Sustainability professionals pile pressure on Government to accept Fifth Carbon Budget

A new survey has revealed that environmental and sustainability professionals are overwhelmingly in favour of recent recommendations for the UK's Fifth Carbon Budget, while separate academic report has concluded that the adoption of those proposals could help deliver long-term economic growth.

The UK is currently on track to outperform the Second and Third Carbon Budgets, but off track to meet the Fourth, with the Fifth needing to be set by the end of June

The UK is currently on track to outperform the Second and Third Carbon Budgets, but off track to meet the Fourth, with the Fifth needing to be set by the end of June

The poll, conducted during the past week by the Institute of Environmental Management & Assessment (IEMA), reveals that 87.3% of 1,569 green professionals believe the UK Government should take heed of the Carbon Budget recommendations set out by the independent Committee on Climate Change (CCC) last year.

The CCC recommended a Fifth Carbon Budget that would limit the country’s annual carbon emissions to an average of 57% lower between the period of 2028 and 2032, compared with 1990 levels. MPs have already urged the Government to accept the CCC's proposals, warning that "we can’t afford any further delays”.

IEMA’s chief policy advisor Martin Baxter said: “The Government’s independent climate advisors have recommended a carbon budget that is consistent with the UK meeting its national and international emissions reductions in the most cost effective way. Government urgently needs to adopt this recommendation to provide long-term certainty to business and investors”. 

“The true test of climate leadership is about sustaining the implementation of policies to achieve long-term climate goals. Government must remain resolute in its support for the UK achieving the 80% cut in greenhouse gas emissions by 2050. The Fifth Carbon Budget provides the basis for giving confidence for investment, innovation, progressive transformation and effective action.”

Opportunity knocks

Meanwhile, a new report being launched in Westminster later today (10 May) has found no evidence that the adoption of more ambitious climate change policies to meet the Fifth Carbon Budget levels would harm the UK’s economic competitiveness, dispelling myths about the negative impacts of green policies.

In fact, the authors of the report – the Grantham Research Institute on Climate Change and the Environment and the ESRC Centre for Climate Change Economics and Policy at London School of Economics and Political Science - suggest that ambitious and well-designed climate change policies are likely to create fresh opportunities for the majority of British businesses to expand in fast-growing economies around the world.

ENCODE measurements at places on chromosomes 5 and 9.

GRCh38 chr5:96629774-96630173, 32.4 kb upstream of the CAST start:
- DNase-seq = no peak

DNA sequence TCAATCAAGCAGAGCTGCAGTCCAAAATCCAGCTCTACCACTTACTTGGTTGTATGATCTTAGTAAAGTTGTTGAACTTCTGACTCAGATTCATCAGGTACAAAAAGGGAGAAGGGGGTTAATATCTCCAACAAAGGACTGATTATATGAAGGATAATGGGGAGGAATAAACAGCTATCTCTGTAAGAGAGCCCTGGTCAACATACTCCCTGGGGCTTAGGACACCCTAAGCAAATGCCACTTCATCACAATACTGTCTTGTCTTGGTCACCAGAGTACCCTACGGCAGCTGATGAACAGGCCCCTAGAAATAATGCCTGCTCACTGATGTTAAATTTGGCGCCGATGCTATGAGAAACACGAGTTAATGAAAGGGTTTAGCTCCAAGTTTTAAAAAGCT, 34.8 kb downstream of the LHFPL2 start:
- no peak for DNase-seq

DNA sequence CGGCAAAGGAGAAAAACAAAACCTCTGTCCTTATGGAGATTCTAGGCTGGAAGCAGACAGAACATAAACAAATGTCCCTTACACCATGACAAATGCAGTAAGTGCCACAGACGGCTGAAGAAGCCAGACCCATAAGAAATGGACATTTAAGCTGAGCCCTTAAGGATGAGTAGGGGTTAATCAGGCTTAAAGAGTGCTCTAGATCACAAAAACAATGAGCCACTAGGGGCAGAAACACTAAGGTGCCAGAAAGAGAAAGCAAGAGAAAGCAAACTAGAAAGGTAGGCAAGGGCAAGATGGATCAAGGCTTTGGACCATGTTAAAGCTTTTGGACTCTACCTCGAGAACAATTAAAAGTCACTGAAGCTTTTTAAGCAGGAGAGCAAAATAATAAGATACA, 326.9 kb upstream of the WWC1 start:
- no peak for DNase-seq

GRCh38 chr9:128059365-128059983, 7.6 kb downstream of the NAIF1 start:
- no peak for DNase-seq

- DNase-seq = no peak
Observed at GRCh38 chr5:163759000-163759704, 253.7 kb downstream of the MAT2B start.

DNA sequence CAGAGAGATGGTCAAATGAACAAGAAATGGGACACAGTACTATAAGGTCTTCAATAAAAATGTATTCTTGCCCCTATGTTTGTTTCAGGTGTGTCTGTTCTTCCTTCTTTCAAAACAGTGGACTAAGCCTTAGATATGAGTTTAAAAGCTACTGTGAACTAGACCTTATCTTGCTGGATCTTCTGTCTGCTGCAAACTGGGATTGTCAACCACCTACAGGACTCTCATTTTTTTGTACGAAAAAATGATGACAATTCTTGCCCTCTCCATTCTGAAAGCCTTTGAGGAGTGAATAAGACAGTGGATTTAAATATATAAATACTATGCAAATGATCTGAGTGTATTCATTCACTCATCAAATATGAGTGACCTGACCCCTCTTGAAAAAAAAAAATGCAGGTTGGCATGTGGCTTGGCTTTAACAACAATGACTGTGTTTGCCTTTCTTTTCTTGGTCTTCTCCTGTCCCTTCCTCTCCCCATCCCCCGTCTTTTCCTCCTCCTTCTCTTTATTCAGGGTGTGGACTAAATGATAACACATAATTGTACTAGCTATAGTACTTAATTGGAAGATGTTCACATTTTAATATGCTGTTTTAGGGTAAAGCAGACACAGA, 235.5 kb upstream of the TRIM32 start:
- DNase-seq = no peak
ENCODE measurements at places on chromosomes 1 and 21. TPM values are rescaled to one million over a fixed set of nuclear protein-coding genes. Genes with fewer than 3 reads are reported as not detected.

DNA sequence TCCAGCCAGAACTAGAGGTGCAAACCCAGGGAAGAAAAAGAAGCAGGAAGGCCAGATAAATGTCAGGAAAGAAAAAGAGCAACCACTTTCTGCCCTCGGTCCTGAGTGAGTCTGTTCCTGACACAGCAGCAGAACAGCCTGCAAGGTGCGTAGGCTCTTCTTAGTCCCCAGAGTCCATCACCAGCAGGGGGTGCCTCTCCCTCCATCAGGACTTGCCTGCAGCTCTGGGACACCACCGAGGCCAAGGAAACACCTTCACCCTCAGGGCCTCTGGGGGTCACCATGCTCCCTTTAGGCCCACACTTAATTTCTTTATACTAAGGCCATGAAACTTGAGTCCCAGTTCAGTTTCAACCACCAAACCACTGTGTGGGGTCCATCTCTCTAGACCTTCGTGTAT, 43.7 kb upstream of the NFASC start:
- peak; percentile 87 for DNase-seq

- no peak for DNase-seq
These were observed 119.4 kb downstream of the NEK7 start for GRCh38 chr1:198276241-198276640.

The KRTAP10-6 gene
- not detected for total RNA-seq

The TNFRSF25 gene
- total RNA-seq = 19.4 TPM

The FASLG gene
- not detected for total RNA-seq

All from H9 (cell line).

“Climate change policies can increase the competitiveness of the UK in the long-term by encouraging greater innovation and efficiency,” the report reads. “Well-designed climate change policies could offer business opportunities in fast-growing global markets.

“The UK is well-positioned to benefit from a global transition to a more resource-efficient and renewable economy, provided flexible structural policies allow it to utilise its comparative advantages.”

Carbon forecasts

The UK’s Climate Change Act (2008) sets an 80% emissions reduction target for 2050, from 1990 levels, with a rolling programme of Carbon Budgets - each spanning a five-year period – to help meet that goal.

According to the CCC, the UK is currently on track to outperform the Second and Third Carbon Budgets, but off track to meet the Fourth, which covers the period 2023-27 and requires a 50% emissions reduction from 1990 levels.

The Fifth Carbon Budget must be written into law by Parliament by the end of June.

The IEMA survey and Grantham Institute report were released shortly after another report, from analyst EY, found that the UK's attractiveness as a destination for investment in renewable energy has reached an all-time low, due to a series of unexpected green policy U-turns and the on-going uncertainty surrounding the role of renewables in our energy mix.

The Government’s seeming inclination for gas and oil over renewables to plug an expected energy supply gap has resulted in Britain falling to 13th place amongst 40 international renewable energy markets assessed in EY’S Renewable Energy Country Attractiveness Index (RECAI).

Luke Nicholls


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